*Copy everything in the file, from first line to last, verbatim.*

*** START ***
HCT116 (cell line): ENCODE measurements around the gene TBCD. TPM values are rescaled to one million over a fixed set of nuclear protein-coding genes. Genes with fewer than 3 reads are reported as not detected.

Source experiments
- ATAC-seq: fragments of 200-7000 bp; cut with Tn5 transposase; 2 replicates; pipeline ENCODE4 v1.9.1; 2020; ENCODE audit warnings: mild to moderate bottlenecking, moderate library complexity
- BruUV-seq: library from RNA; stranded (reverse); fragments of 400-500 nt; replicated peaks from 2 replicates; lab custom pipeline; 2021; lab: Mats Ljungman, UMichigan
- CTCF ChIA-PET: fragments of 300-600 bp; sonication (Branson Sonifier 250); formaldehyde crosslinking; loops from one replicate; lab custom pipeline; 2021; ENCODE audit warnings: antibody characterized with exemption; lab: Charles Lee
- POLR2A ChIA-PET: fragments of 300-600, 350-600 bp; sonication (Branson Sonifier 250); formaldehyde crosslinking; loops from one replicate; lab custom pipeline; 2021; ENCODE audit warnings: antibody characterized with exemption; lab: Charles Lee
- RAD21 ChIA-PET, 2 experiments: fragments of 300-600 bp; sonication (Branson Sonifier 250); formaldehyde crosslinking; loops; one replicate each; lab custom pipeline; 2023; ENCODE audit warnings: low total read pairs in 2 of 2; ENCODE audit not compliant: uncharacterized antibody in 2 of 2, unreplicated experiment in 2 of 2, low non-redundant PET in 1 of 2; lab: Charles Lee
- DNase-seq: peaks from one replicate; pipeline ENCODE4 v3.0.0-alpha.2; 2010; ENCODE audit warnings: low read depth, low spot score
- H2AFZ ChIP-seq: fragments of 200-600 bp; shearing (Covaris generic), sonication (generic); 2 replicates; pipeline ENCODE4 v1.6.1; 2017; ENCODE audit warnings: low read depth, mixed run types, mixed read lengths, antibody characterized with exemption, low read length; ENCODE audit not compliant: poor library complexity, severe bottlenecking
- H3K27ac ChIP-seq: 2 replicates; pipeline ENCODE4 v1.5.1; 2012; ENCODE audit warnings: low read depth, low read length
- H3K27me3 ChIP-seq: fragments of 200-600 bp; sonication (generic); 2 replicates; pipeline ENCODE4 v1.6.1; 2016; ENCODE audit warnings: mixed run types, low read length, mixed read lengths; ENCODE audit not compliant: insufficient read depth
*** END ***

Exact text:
HCT116 (cell line): ENCODE measurements around the gene TBCD. TPM values are rescaled to one million over a fixed set of nuclear protein-coding genes. Genes with fewer than 3 reads are reported as not detected.

Source experiments
- ATAC-seq: fragments of 200-7000 bp; cut with Tn5 transposase; 2 replicates; pipeline ENCODE4 v1.9.1; 2020; ENCODE audit warnings: mild to moderate bottlenecking, moderate library complexity
- BruUV-seq: library from RNA; stranded (reverse); fragments of 400-500 nt; replicated peaks from 2 replicates; lab custom pipeline; 2021; lab: Mats Ljungman, UMichigan
- CTCF ChIA-PET: fragments of 300-600 bp; sonication (Branson Sonifier 250); formaldehyde crosslinking; loops from one replicate; lab custom pipeline; 2021; ENCODE audit warnings: antibody characterized with exemption; lab: Charles Lee
- POLR2A ChIA-PET: fragments of 300-600, 350-600 bp; sonication (Branson Sonifier 250); formaldehyde crosslinking; loops from one replicate; lab custom pipeline; 2021; ENCODE audit warnings: antibody characterized with exemption; lab: Charles Lee
- RAD21 ChIA-PET, 2 experiments: fragments of 300-600 bp; sonication (Branson Sonifier 250); formaldehyde crosslinking; loops; one replicate each; lab custom pipeline; 2023; ENCODE audit warnings: low total read pairs in 2 of 2; ENCODE audit not compliant: uncharacterized antibody in 2 of 2, unreplicated experiment in 2 of 2, low non-redundant PET in 1 of 2; lab: Charles Lee
- DNase-seq: peaks from one replicate; pipeline ENCODE4 v3.0.0-alpha.2; 2010; ENCODE audit warnings: low read depth, low spot score
- H2AFZ ChIP-seq: fragments of 200-600 bp; shearing (Covaris generic), sonication (generic); 2 replicates; pipeline ENCODE4 v1.6.1; 2017; ENCODE audit warnings: low read depth, mixed run types, mixed read lengths, antibody characterized with exemption, low read length; ENCODE audit not compliant: poor library complexity, severe bottlenecking
- H3K27ac ChIP-seq: 2 replicates; pipeline ENCODE4 v1.5.1; 2012; ENCODE audit warnings: low read depth, low read length
- H3K27me3 ChIP-seq: fragments of 200-600 bp; sonication (generic); 2 replicates; pipeline ENCODE4 v1.6.1; 2016; ENCODE audit warnings: mixed run types, low read length, mixed read lengths; ENCODE audit not compliant: insufficient read depth